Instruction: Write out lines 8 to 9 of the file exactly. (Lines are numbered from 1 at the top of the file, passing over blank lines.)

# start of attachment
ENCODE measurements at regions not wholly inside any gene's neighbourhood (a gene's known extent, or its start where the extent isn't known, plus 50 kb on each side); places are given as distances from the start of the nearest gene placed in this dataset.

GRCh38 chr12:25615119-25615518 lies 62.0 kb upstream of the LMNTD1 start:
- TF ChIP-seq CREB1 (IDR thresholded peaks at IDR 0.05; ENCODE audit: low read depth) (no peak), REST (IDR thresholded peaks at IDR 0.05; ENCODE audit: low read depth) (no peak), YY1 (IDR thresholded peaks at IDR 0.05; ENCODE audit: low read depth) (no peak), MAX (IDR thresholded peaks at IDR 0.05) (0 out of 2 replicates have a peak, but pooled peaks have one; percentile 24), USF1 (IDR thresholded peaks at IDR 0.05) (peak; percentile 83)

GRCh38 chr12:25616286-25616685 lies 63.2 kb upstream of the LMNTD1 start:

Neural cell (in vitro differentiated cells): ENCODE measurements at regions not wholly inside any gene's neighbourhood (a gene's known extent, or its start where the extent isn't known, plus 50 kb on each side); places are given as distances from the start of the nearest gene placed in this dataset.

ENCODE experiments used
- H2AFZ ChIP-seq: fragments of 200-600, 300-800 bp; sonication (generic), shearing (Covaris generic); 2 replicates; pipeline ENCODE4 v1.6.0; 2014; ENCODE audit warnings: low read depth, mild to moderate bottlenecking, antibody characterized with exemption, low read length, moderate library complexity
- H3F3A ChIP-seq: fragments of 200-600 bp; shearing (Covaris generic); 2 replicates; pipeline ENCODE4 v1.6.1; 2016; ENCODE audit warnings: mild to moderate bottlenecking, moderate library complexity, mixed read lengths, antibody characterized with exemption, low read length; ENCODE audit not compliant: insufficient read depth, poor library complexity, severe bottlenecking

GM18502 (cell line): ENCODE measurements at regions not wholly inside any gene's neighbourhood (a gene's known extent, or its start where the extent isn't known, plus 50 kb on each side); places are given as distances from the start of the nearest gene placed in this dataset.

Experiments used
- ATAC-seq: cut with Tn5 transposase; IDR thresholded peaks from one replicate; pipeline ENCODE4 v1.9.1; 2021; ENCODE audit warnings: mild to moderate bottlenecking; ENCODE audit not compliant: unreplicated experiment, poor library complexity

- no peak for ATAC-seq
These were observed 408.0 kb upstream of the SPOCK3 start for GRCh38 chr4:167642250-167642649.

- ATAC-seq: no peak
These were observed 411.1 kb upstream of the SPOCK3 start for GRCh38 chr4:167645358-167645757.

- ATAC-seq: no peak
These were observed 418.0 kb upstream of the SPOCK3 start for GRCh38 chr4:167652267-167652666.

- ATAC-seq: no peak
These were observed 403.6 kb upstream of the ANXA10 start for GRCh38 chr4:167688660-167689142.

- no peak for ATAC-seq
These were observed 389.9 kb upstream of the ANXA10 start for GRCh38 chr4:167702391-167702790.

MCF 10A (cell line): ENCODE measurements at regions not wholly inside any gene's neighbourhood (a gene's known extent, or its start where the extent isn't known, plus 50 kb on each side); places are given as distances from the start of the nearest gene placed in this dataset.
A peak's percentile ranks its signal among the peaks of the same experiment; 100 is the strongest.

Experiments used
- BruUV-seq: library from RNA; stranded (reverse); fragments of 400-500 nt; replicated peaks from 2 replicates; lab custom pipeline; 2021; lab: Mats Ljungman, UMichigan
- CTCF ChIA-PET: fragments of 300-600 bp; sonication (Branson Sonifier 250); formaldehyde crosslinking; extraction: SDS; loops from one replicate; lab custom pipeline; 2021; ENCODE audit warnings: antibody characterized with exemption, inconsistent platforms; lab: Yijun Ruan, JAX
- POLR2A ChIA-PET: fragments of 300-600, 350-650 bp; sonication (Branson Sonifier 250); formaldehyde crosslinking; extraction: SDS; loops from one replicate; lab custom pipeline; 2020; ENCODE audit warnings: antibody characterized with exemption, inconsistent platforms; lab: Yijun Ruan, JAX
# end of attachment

- H3F3A ChIP-seq: fragments of 200-600 bp; shearing (Covaris generic); 2 replicates; pipeline ENCODE4 v1.6.1; 2016; ENCODE audit warnings: mild to moderate bottlenecking, moderate library complexity, mixed read lengths, antibody characterized with exemption, low read length; ENCODE audit not compliant: insufficient read depth, poor library complexity, severe bottlenecking

GM18502 (cell line): ENCODE measurements at regions not wholly inside any gene's neighbourhood (a gene's known extent, or its start where the extent isn't known, plus 50 kb on each side); places are given as distances from the start of the nearest gene placed in this dataset.